Isobel shared similar traits to Diana, her apartment was just as messy, she was always seeking the approval of others and was also psychotic which is displayed by her obscene prank phone-calls in which she would verbally abuse whoever was unfortunate enough to be on the other end of the line. Isobel’s final quest for identity and change leads her to Mrs Adams house (Isobel’s next door neighbour during her childhood), Isobel finds out that her parents lied to her in order for her to be scared of Mrs Adams after Isobel wrote a poem about her cat. Mrs Adams tells Isobel that she loved the poem and that her cat ‘Smoke’ later died and followed with ‘’well, nothing lasts for ever, as they say.’’ Isobel replies with ‘’I hope they are right’’ implying that Isobel hopes the mental pain inflicted by her mother will not bother her any longer. After a final expelling of frustration Isobel says ‘’I am a writer, I am a
Beatrice is the one that starts this one. “I wonder that you will still be talking Signior Benedick nobody marks you.” This shows us that Beatrice wants to talk to him but she does it insulting him. Benedick responds really quickly “What my dear Lady Disdain! Are you yet living?” Here Benedick is saying that Beatrice feels that she is inferior to everyone and she can say anything because she is inferior. In Act II where there is a party in Leonatos house Beatrice talks to a masked man and tell awful things about Benedick to him.
4, after Duncan announces that Malcolm is his successor, Macbeth says, "Stars, hide your fires! / Let not light see my black and deep desires." This suggests that he has thoughts of killing Duncan, but he is pushing those thoughts to back of his mind and doesn't want them brought out into the light. In contrast to that attitude is Lady Macbeth's attitude in Act 1, sc. 5, when she gets Macbeth's letter telling her of the witches' prophecies and of his becoming the Thane of Cawdor, she immediately fills her head with dark thoughts.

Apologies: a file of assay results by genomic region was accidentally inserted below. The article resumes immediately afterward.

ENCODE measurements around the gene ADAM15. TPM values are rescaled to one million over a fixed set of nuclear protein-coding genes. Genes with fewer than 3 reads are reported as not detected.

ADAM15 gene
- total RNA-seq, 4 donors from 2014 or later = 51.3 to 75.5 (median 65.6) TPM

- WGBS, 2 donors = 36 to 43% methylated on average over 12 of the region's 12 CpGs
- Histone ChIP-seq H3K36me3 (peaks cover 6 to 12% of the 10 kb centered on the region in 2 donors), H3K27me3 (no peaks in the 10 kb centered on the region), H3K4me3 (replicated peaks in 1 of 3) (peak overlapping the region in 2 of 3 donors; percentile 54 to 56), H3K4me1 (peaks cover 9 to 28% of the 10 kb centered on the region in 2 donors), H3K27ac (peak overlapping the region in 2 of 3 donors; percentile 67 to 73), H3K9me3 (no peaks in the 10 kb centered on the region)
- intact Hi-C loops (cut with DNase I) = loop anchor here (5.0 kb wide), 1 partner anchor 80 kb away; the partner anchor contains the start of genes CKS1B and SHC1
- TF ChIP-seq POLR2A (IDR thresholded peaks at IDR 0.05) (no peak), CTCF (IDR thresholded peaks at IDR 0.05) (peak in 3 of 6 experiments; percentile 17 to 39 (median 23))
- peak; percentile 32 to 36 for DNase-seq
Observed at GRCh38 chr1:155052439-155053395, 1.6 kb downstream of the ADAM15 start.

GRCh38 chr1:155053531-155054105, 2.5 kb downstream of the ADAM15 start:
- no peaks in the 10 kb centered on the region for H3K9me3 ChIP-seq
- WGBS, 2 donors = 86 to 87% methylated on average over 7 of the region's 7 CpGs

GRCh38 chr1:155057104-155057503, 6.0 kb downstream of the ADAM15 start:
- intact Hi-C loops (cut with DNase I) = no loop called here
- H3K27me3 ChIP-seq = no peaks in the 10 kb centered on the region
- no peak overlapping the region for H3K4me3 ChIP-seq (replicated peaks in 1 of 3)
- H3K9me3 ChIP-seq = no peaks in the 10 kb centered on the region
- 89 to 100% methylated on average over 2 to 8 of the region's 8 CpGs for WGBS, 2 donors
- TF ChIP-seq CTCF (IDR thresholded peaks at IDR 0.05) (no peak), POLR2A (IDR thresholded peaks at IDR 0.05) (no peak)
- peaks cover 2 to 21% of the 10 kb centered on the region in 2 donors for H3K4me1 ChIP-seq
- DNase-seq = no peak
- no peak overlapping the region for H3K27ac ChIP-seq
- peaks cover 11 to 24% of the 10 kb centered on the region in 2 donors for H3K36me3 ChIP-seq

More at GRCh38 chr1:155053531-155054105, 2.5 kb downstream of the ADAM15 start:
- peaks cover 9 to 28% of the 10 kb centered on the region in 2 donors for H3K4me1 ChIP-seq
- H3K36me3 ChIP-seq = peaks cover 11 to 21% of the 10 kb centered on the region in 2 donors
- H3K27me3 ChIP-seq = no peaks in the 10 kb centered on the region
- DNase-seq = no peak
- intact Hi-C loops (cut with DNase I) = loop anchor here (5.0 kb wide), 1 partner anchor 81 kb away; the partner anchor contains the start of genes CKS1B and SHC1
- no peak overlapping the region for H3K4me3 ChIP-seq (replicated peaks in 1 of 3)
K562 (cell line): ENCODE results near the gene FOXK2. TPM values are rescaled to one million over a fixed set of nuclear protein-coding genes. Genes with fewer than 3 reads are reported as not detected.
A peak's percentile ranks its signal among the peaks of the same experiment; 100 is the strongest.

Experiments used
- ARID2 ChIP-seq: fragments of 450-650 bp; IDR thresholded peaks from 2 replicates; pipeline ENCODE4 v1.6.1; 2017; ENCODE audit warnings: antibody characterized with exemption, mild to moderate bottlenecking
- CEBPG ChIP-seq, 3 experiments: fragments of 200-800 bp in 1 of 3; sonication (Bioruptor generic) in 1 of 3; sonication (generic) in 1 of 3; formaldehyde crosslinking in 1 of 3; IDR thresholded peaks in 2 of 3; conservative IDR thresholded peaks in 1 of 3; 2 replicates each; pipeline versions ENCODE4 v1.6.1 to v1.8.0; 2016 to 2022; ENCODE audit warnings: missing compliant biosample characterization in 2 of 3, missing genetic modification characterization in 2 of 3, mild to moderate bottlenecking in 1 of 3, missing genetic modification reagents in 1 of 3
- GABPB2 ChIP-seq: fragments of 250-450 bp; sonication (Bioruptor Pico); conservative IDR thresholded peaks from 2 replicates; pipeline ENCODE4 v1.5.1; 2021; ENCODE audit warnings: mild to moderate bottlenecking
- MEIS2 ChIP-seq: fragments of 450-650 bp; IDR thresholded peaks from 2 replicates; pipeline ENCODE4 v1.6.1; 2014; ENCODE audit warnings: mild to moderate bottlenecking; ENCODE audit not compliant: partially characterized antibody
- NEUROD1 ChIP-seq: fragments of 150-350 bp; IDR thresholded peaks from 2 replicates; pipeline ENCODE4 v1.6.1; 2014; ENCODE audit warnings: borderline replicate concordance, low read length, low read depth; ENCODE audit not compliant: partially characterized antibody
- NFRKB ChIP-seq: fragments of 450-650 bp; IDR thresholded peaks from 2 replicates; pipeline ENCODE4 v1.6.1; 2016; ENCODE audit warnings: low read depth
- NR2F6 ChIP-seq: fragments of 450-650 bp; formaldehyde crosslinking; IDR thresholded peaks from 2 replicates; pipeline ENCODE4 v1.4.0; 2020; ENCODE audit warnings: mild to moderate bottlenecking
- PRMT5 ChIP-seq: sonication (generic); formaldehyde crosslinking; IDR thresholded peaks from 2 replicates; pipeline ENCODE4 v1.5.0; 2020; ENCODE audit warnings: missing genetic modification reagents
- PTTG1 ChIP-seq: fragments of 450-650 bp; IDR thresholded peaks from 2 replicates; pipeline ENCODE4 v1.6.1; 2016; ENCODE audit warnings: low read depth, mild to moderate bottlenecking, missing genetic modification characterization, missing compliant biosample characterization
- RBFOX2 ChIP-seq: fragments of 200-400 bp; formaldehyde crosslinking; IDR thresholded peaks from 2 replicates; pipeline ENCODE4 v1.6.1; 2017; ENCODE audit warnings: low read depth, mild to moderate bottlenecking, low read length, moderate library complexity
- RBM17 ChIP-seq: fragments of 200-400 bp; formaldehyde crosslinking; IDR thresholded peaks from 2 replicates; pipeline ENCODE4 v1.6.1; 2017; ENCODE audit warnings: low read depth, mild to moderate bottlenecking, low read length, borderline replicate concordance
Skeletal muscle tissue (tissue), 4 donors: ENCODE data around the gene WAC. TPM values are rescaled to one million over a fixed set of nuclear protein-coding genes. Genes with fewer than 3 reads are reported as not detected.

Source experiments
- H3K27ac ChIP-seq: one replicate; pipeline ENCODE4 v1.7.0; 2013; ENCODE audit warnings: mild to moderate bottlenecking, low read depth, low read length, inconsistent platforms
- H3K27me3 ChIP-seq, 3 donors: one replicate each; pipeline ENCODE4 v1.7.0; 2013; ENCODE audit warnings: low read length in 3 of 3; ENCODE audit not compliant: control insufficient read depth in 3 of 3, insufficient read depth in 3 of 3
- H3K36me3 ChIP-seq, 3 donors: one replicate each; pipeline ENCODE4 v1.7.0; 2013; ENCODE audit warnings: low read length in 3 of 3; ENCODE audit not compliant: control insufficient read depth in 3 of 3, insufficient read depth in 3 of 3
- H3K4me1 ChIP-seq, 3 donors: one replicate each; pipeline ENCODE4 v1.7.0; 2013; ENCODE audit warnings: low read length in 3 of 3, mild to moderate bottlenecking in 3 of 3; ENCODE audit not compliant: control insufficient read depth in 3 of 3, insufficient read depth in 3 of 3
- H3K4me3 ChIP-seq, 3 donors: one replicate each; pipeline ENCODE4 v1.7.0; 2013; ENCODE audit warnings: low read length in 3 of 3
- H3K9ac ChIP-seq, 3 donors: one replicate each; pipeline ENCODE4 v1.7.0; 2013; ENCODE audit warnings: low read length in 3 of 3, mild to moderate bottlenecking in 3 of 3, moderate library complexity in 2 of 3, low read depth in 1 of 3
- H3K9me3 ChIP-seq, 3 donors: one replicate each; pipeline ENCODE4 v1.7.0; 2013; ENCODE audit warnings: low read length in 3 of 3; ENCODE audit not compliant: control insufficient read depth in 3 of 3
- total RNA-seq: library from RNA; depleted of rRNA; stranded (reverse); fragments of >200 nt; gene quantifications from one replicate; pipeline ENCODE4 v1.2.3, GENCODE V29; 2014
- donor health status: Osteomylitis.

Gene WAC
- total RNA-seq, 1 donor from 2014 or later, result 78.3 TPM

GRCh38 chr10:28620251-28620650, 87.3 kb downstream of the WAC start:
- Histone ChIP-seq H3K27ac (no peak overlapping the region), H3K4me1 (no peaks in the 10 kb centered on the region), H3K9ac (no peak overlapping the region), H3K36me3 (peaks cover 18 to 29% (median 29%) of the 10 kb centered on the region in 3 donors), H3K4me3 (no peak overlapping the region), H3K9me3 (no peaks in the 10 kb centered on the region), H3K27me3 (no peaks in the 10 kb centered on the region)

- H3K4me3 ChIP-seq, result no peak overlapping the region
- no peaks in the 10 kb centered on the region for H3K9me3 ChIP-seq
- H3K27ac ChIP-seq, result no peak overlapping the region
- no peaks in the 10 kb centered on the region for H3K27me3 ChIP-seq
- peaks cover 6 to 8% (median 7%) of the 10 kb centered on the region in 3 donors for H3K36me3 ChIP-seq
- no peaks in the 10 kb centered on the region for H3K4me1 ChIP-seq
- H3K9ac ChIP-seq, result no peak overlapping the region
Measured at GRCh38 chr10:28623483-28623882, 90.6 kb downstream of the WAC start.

After Juliet has refused to marry Paris, Lady Capulet gets very upset but even she is shocked by Lord Capulet’s reaction and shows this by saying “fie, fie, what, are you mad?” (III, iiiii, 163). This shows how Lady Capulet loves Juliet by attempting to protect her from Lord Capulet’s wrath in an admittedly feeble attempt but an attempt never the less. After Juliet’s “death” Lady Capulet seems to find new stores of maternal instincts while weeping for her. This feeling is supported by the predominant theme of Cat’s in the Cradle by Harry Chapin which is regret for years not better spent with sons or daughters. As the tragedy progressed Lady Capulet became closer to her daughter in how much she cared for
In Act 1 Scene 7 when Macbeth vows to not kill Duncan as he is loyal she uses a number of methods to change his mind. Her first line is “What beast was't then that made you break your enterprise to me?” She is pointing out that he raised the idea first. She insults Macbeth's masculinity calling him a coward. She points upon her husband’s lack of courage. She tells him he is “green” “a coward”, and that he resembles the “poor cat” who wanted the fish but would not get its paws wet.